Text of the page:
The key to this, though, is realizing the process isn’t over. I didn’t go on an exercise program and diet exclusively to get back to diving. I’ve made lifestyle changes. I exercise almost every day. I eat the way I know I am supposed to. I do take rest days, and I do enjoy the occasional dessert, but I haven’t gone back to eating the way I used to. I don’t blow off workouts anymore. Before, I would get busy with work and say “I don’t have time to work out.” That’s no longer an option. The workout is always on my To Do list.
As soon as I was given the clearance to dive, I decided to set myself a new goal. I knew if I didn’t have something to push for, it would be easy to slack off. I’ve never been a runner, but walking and light jogging have become a big part of my exercise routine since the surgery. My new goal was jogging the entire distance of a 5K. I was able to meet that goal on September 10, at the local Heart Walk sponsored by the American Heart Association. It wasn’t fast, or pretty, but I jogged the entire distance. And my team, Team Second Chance, raised $500 for the cause as well. (Thanks to some kind donations from several friends in the dive community.)
It took me about six months to go from surgery to diving again, but there is no typical timeframe. I have a good friend who is recovering from open-heart surgery right now and he expects to be back in the water in three months. I have heard from others who have told me it took them three years or more to get cleared to dive. Everyone is different and there is no typical recovery time. The key is to keep working at it and to not give up on the goal.
The staff at Scuba Diving magazine has been extremely supportive in allowing me to tell this story and many thanks go out to them. I wanted to take you, the reader, along with me on this journey because I hoped that if you ended up on the same situation I’m in, you would know what to expect. My hope is that will lessen your anxiety. It’s a challenge, but not an end to diving and living. (Isn’t that the same thing?)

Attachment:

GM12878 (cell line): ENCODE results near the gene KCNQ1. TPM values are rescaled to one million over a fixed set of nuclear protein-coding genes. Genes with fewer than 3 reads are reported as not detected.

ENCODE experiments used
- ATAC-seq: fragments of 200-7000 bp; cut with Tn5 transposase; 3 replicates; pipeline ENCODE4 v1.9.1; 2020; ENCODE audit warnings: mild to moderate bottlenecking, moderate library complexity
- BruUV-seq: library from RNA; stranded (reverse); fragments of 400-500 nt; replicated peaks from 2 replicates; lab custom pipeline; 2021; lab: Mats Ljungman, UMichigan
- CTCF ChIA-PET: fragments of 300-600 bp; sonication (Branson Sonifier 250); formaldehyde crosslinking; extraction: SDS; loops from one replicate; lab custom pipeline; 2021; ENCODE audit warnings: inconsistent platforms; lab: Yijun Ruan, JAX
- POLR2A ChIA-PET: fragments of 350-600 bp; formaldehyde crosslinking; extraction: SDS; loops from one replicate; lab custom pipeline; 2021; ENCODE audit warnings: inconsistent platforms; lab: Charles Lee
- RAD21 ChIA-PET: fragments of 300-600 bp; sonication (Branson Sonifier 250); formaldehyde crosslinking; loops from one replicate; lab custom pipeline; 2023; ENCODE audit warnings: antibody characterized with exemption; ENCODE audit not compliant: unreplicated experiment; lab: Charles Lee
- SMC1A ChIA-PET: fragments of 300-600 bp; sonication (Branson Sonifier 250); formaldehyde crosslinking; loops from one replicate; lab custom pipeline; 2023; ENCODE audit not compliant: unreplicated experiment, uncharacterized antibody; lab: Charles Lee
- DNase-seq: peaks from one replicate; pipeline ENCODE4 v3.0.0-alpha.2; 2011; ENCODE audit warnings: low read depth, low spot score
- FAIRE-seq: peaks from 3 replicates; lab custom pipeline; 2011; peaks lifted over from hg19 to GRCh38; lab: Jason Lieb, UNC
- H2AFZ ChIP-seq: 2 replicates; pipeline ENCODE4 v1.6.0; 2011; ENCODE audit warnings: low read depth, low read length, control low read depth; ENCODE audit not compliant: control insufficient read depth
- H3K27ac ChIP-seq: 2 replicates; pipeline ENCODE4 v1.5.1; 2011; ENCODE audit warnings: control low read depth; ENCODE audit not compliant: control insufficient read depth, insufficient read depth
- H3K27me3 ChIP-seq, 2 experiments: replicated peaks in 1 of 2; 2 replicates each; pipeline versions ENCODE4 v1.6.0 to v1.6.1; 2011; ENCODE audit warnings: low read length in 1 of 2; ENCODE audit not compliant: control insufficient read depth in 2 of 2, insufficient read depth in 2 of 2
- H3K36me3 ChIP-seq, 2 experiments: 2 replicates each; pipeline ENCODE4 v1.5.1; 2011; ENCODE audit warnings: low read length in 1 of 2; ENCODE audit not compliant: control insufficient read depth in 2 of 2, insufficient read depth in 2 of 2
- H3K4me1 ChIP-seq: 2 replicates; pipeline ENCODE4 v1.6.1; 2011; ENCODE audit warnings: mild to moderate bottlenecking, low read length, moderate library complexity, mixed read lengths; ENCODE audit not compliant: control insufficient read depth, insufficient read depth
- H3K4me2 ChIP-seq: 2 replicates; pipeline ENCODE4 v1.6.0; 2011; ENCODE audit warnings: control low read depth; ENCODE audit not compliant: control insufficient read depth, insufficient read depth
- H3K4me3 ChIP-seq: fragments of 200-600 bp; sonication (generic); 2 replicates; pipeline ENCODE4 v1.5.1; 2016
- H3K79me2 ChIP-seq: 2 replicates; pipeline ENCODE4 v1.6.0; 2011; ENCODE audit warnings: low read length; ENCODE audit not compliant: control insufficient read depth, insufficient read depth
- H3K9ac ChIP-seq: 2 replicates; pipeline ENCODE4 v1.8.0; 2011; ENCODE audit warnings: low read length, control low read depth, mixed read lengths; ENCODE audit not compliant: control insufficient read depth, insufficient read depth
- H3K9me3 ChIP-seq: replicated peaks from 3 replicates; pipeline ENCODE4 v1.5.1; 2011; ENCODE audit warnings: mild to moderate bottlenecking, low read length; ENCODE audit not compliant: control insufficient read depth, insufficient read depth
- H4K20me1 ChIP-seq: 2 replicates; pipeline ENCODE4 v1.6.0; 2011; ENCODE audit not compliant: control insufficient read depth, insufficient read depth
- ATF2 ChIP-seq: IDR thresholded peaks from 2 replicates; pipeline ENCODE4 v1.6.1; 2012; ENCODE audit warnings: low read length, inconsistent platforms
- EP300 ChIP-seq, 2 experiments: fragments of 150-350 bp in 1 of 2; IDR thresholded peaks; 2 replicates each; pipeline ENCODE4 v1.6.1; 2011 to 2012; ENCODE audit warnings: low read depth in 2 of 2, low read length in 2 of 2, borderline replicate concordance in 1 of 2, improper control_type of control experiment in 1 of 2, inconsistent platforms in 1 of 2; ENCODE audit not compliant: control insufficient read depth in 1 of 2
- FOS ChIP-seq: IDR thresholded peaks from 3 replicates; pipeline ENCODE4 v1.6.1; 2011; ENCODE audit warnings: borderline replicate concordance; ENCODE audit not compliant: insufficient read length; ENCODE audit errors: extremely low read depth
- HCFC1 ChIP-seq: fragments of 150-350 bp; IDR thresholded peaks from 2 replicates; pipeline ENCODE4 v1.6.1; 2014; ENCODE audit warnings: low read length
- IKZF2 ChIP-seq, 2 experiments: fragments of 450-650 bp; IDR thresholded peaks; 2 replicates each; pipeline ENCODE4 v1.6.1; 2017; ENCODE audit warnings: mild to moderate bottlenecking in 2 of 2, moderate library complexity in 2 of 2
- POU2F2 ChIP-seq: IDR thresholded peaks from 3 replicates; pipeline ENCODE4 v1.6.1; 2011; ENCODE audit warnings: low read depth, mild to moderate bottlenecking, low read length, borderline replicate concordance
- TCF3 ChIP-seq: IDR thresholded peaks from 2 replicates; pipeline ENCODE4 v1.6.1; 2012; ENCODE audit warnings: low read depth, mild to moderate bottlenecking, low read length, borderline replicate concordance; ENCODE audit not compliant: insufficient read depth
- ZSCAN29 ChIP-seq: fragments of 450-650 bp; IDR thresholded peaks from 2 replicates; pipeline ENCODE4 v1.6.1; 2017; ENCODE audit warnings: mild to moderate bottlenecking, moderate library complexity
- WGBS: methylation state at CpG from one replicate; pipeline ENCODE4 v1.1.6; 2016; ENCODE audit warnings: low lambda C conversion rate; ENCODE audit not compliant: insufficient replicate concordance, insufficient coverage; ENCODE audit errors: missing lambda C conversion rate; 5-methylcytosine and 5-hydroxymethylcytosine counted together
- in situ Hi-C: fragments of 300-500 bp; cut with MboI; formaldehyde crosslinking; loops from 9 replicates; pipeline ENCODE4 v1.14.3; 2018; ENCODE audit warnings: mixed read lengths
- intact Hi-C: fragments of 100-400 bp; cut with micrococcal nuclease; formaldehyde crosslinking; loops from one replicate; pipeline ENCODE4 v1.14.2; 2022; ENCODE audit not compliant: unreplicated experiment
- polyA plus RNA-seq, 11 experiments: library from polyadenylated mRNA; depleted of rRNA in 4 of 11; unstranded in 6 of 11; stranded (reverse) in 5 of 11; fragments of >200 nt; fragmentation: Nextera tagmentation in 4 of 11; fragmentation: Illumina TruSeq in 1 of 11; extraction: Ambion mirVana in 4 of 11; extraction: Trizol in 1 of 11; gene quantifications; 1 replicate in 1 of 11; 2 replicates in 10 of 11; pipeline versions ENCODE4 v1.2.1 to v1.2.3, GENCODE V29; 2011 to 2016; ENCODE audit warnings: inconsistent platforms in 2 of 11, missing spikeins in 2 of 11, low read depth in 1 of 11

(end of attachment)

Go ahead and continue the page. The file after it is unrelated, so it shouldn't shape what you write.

I hope you never have to hear the words “coronary artery disease” from your doctor. To improve the odds you won’t, quit smoking, get regular exercise, eat more fruits and vegetables, lose that weight you’ve been meaning to lose, and get your waist below 40/35 inches.
Take care of yourself and I hope to see you underwater!
Missed something? Here are the previous installments from Eric Douglas on his road to recovery.
Chapter 1: First Signs of Heart Disease
Chapter 2: What You Learn During the Cardiac Rehab Process
Chapter 3: How to Make Heart-Healthy Changes
Chapter 4: What are the Risks of Diving after a Heart Attack?
Chapter 5: Risks and Limitations of Diving After Surgery
Since 2009, I’ve written the Lessons for Life column for Scuba Diving magazine providing analysis of scuba diving accidents so others can learn from them — and hopefully avoid being in the same situation.
In the ultimate Lessons for Life, I invite you to follow along as I write about my personal experience with coronary artery disease, open heart surgery and the recovery process over the next few months.
Eric Douglas co-authored the book Scuba Diving Safety and has written a series of adventure novels, children’s books and short stories — all with an ocean and scuba diving theme. Follow him on Facebook or check out his website at booksbyeric.com